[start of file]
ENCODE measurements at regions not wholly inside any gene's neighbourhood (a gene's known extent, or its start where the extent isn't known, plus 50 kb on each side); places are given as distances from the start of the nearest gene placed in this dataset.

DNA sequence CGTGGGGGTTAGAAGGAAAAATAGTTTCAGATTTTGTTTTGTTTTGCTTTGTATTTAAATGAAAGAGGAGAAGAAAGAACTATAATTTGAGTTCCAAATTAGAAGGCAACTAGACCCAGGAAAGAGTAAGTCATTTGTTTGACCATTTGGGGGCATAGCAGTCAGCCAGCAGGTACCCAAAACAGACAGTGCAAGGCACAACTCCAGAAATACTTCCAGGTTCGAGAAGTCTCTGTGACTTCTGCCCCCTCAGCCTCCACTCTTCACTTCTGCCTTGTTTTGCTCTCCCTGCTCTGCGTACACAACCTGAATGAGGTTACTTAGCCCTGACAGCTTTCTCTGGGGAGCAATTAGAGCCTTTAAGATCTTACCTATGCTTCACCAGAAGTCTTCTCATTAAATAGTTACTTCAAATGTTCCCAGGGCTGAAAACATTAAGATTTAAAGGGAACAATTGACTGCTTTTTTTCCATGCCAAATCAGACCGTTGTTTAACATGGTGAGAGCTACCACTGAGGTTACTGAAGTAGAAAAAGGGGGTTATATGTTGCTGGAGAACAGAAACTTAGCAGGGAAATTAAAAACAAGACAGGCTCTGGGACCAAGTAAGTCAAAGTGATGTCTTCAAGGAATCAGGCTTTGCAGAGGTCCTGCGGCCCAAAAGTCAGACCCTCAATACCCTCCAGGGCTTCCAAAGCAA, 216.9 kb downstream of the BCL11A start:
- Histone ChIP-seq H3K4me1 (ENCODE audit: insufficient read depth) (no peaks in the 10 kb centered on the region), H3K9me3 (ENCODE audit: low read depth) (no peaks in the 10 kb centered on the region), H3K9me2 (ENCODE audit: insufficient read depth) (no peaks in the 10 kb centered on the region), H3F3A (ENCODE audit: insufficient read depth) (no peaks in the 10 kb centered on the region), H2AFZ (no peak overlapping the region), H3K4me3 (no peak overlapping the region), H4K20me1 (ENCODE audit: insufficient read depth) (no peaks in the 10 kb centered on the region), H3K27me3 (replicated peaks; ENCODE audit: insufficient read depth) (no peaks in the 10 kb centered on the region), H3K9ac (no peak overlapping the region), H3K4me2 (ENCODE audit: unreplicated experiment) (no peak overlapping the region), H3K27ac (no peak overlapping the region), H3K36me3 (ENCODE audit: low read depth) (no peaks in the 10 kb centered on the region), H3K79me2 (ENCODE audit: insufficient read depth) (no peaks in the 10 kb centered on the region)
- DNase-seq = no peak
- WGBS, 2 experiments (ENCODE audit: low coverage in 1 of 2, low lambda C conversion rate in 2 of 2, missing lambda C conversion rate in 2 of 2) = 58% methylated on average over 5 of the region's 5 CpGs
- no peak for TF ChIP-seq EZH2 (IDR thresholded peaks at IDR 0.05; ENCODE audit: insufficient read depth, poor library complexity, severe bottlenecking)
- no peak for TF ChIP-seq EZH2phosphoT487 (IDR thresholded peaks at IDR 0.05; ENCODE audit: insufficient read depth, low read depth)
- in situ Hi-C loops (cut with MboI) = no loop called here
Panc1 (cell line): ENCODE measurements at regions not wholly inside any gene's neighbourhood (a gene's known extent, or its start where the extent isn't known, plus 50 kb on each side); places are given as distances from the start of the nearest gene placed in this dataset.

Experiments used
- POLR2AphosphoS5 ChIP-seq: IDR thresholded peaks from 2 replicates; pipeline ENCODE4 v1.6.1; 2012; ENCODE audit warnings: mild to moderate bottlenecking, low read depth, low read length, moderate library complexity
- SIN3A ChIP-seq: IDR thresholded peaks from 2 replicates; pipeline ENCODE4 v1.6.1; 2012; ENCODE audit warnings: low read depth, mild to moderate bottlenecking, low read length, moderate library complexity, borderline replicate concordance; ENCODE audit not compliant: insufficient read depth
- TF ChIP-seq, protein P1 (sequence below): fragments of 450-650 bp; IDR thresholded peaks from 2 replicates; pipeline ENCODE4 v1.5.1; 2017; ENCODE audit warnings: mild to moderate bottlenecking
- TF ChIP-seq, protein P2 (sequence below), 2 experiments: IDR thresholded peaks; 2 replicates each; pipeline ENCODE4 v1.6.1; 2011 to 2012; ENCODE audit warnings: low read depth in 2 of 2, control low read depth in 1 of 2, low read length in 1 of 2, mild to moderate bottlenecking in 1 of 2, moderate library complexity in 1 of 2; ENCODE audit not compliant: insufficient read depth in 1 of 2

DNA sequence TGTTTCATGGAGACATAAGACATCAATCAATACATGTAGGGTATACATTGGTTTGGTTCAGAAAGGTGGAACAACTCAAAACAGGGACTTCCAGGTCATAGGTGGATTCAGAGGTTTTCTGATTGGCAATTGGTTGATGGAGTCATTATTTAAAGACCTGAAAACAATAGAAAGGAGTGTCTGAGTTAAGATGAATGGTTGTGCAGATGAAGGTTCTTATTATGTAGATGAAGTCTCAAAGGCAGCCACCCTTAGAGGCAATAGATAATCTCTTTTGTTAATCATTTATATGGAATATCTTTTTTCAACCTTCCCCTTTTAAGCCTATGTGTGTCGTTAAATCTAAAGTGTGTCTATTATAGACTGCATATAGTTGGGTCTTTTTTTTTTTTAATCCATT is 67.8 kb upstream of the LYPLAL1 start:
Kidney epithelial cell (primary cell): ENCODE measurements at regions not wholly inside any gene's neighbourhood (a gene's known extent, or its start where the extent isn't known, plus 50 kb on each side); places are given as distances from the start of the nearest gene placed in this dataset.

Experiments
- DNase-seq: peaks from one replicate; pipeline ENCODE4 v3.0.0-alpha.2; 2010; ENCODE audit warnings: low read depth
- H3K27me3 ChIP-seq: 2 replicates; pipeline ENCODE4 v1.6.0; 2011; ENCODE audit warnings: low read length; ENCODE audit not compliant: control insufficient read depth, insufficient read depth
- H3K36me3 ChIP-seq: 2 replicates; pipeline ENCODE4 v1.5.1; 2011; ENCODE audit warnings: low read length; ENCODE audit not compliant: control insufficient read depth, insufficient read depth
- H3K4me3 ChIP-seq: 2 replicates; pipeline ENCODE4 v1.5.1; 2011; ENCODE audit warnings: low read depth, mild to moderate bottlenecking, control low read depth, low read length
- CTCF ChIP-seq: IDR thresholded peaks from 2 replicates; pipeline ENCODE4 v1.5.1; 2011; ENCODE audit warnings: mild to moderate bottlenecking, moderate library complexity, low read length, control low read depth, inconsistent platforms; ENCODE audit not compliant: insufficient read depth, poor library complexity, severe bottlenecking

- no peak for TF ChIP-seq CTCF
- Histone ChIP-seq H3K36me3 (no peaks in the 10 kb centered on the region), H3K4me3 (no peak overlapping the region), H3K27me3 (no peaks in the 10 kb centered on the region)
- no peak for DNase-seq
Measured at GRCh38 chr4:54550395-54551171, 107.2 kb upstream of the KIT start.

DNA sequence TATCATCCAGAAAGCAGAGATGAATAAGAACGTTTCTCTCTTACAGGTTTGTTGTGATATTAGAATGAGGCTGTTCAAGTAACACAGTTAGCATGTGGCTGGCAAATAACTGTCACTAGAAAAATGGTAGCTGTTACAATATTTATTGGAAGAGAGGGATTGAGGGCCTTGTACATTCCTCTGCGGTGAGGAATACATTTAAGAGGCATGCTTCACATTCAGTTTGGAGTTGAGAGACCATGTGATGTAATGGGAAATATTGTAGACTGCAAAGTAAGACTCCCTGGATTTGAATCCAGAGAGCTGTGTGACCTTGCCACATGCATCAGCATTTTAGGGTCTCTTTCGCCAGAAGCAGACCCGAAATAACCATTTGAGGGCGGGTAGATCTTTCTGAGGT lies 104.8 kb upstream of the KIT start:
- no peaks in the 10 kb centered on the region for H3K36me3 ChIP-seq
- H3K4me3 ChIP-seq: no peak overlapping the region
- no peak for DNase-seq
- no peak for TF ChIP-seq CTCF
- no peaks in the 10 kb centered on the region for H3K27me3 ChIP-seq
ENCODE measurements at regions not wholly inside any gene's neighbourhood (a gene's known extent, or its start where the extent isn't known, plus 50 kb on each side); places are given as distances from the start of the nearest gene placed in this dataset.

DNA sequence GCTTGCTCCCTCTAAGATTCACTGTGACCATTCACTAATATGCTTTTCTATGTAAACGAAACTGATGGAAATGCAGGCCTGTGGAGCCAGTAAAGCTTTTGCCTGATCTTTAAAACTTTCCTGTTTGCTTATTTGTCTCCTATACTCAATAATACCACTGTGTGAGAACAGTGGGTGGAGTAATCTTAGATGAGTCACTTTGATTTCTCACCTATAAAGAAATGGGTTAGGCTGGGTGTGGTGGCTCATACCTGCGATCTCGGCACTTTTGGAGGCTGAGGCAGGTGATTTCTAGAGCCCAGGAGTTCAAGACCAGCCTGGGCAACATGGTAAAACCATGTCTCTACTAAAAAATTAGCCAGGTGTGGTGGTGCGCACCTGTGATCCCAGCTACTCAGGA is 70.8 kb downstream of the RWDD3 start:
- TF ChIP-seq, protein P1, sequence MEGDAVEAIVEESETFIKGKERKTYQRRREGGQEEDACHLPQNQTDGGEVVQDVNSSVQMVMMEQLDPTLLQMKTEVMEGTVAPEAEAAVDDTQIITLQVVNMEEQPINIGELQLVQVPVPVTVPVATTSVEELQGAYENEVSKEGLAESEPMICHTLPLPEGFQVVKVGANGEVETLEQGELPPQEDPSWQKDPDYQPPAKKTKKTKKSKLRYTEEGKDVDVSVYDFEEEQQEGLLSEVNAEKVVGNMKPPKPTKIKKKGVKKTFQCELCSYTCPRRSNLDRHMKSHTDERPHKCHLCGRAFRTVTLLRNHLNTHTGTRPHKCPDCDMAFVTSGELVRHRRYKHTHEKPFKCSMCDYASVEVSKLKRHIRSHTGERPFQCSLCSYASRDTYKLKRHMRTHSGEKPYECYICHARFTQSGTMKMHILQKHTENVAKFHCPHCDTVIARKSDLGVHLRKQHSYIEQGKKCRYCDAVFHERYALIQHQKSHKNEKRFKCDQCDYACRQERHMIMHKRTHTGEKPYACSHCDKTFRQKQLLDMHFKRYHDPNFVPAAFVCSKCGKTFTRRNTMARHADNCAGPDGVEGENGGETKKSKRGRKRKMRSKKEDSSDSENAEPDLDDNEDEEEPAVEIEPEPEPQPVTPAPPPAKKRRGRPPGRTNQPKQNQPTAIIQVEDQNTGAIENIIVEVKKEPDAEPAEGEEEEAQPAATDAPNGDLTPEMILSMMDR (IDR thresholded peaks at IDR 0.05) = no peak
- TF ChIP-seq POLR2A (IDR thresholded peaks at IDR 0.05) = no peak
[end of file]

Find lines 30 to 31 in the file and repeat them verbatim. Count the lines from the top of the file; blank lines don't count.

- no peak for DNase-seq
- no peak for TF ChIP-seq CTCF